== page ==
Achieving Actual Change in KM Implementation

Many of us have seen Change Initiatives, in KM or other topics, that produce nice slides or documents but don’t actually change anything. It almost seems that the more beautiful the slides the less tangible the actual change achieved.

Buzzwords and phrases come and go, and there may be some interesting conversations at the conceptual level, but the change doesn’t happen – it was just a passing fad. This “assumed change by osmosis” doesn’t work…even if it is safer because it doesn’t rock the boat.

When I came to starting to work in change for KM implementation, I was aware of this and realised I would need to think about this and not fall into the trap.

Simply stated, implementing KM authentically, with actual practical difference to the way the organisation works, is quite simple but not at all easy.

Sometimes change management means coming to forks in the road where you have the choice to either go the easy route or the harder one. Which one to take?

Sometimes the organisation can say to the KM leader:

“We have been trying to make this happen for 7 years, it’s never really worked, can you help us?”

And at the same time say:

“We don’t work that way, we never have, why would you want us to try this?”

Politically this can be challenging – but sometimes you need to speak truth to power while also trying to show you are genuinely meeting the organisation’s needs.

I recall my first presentation to a Board just after joining an engineering company. An individual there suggested I should be able to create a learning organisation in 3 months?

I replied, “Actually, if we are to do this properly, it’s going to take 3 years minimum.” There was an uncomfortable short silence but I was confident in what I was saying which obviously helps.

I was able to follow up by saying, “This should make you feel comfortable because this is not just about creating some nice slides or launching an IT system, this is about deep culture change which takes time. The fact that I am not promising to do this in an impossible timeframe should tell you something about authenticity.”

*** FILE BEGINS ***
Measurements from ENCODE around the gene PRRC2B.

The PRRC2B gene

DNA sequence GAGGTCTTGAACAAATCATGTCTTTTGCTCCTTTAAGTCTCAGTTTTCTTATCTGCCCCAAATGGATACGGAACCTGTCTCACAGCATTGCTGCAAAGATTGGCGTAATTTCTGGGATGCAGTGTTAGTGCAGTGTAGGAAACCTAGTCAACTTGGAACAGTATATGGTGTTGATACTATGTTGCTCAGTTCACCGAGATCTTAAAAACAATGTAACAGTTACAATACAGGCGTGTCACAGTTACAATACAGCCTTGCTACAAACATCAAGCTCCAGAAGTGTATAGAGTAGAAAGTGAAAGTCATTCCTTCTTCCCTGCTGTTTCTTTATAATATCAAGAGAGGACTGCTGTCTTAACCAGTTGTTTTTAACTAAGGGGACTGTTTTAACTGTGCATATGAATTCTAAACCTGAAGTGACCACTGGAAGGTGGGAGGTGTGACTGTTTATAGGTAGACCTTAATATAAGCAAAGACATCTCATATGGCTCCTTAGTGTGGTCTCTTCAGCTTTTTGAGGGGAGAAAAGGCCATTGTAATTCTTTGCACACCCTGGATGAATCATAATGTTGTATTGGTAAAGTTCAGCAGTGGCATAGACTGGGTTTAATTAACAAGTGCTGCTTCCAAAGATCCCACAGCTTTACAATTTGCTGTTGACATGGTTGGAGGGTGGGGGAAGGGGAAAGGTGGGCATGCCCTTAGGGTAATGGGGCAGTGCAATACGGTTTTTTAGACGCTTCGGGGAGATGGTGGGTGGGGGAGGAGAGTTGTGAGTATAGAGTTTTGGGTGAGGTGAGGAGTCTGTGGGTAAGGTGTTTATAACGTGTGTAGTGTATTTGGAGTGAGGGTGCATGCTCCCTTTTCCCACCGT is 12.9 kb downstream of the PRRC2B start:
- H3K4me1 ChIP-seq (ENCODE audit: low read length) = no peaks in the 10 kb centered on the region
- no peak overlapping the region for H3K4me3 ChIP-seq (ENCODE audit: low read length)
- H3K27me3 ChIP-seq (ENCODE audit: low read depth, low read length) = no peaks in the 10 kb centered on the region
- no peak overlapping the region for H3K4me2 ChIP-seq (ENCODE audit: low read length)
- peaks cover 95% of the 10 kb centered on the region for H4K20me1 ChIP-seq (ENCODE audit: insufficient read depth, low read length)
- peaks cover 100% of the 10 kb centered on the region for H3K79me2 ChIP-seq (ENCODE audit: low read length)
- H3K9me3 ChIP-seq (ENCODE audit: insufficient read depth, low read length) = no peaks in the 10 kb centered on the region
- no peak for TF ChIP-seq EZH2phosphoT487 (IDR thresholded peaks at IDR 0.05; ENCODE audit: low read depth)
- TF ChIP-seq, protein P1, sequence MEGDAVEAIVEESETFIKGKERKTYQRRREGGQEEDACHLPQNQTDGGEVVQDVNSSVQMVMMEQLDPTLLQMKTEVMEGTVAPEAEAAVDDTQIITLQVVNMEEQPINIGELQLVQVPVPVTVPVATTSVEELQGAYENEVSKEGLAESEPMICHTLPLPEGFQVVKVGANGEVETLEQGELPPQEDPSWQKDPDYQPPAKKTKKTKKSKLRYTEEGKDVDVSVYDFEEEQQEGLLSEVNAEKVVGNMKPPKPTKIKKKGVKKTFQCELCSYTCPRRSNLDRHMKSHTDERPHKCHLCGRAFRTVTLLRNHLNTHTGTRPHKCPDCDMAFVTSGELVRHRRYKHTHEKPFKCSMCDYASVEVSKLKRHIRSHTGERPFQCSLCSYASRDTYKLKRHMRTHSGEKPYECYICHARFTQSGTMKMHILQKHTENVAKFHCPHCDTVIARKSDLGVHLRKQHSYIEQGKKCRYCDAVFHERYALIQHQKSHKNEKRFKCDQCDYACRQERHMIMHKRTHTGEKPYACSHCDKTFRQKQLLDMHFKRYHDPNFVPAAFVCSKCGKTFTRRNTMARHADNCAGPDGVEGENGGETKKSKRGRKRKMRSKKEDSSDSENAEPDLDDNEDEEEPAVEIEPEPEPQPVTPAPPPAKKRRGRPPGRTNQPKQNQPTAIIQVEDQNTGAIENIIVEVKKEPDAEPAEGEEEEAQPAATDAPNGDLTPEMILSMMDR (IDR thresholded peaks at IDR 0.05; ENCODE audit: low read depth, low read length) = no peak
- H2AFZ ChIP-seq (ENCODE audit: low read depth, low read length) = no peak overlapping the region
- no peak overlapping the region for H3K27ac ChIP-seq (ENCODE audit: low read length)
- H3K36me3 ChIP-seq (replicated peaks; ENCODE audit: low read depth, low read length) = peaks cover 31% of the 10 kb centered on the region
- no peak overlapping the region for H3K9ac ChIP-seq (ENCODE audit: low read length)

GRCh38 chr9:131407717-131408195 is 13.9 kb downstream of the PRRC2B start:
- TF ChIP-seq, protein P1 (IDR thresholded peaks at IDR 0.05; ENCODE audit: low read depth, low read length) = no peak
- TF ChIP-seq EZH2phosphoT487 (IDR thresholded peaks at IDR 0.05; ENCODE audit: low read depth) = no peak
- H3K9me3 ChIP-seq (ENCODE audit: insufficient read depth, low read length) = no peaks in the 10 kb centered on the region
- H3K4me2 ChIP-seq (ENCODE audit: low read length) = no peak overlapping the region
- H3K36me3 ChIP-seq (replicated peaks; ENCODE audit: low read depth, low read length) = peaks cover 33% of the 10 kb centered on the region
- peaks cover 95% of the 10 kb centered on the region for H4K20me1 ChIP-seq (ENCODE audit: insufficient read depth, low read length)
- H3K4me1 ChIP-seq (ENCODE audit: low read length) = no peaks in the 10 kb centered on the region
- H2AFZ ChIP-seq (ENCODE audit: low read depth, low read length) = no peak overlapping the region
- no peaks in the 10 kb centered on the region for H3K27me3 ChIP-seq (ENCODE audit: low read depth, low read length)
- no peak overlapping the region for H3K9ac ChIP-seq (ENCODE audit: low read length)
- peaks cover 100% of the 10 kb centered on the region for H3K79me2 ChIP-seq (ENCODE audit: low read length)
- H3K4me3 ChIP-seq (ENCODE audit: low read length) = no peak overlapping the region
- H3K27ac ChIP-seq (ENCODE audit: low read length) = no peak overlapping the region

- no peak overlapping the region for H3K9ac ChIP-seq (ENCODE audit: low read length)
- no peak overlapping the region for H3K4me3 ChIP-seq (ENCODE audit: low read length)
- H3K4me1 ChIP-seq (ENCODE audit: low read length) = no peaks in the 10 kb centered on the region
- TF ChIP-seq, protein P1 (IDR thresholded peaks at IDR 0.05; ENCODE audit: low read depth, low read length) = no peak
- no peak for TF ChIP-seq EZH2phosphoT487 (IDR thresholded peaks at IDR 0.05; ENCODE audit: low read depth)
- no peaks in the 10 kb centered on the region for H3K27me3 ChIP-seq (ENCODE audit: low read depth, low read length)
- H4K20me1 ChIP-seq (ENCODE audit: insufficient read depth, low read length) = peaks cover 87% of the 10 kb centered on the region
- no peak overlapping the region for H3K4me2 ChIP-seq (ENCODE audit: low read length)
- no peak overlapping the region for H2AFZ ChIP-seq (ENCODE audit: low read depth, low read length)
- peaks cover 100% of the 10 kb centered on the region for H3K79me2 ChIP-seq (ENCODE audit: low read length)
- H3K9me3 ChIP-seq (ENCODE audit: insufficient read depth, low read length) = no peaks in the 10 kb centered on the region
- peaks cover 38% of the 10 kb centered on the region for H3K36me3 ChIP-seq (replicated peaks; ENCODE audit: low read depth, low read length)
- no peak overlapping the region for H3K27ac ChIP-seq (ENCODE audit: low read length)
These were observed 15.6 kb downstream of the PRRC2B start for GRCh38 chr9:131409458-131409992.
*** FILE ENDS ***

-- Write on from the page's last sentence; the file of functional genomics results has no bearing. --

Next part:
This worked - the guy smiled and nodded. There was then a discussion about how serious “proper” KM is, what it meant in day to day delivery, and the need from the leadership team to support it. By the end of the meeting, that moment of discomfort had become one of energy, excitement and positivity – someone was brave enough to make this happen and people like to be led.

Of course, there was then the small matter of actually delivering the culture change which means taking on epic levels of responsibility - which actually I like if I have at least some empowerment.

I have been told in one organisation that implementing full KM is “impossible” – but it really isn’t if you:

a/. Have a compelling KM vision that excites people

b/. Have practical & pragmatic things for individuals, teams, projects & functions to do and talk about to their colleagues – people need to experience practical KM activities and see / touch the benefit.

c/. Communicate, communicate, communicate – up, across and down the organisation so that people get involved – they need to help you build the new KM system. A principle here is, “People support what they create.”

If you involve people in building the new KM world, testing it and making it real and also introducing it to others then they become change leaders themselves. People really like this I have found.

d/. Regularly show the organisation what is changing (new roles, processes, tech & governance) and how far things have come since you started

e/. Get at least some in senior management to support you. Usually this is the CEO or a deputy I have found – they tend to become quite positive about strategic KM.

f/. Are prepared to take some measured risks.

There will be times when you come across those forks in the road and you need to take the correct, if politically harder, direction at least most of the time – otherwise it all fades away and you get the blame for KM failing anyway.

Ironically, the greater risk then comes from professional jealousy when a few see KM making progress, but this is a better risk to manage…

But determination and persistence pay off. After I had been at an organisation three years a Director asked for a chat. He told me, “I have been watching you light a small KM fire here, and set some sparks going there – and now the whole office is full of the smoke of KM, everybody is doing it.”

All of a sudden, KM was seen as this great new thing and the question was asked, “Why haven’t we always worked this way?”

One last story to end with. I joined another Engineering Company and I had only been there a few days when a Director from the Parent company phoned me. He was angry and frustrated because they had just fired their own KM leader “for going on and on about Taxonomies and not making any difference to the business.” I have had more positive welcomes to organisations!

Anyway, when he had finished shouting, I calmly said to him my KM approach is a full system and, above all, practical & pragmatic. I invited him to come and see me in a couple of years for a chat. He did this and he saw an organisation that was making an authentic change to applied KM across the business - he really liked it!

Comments welcome on any of this, thank you…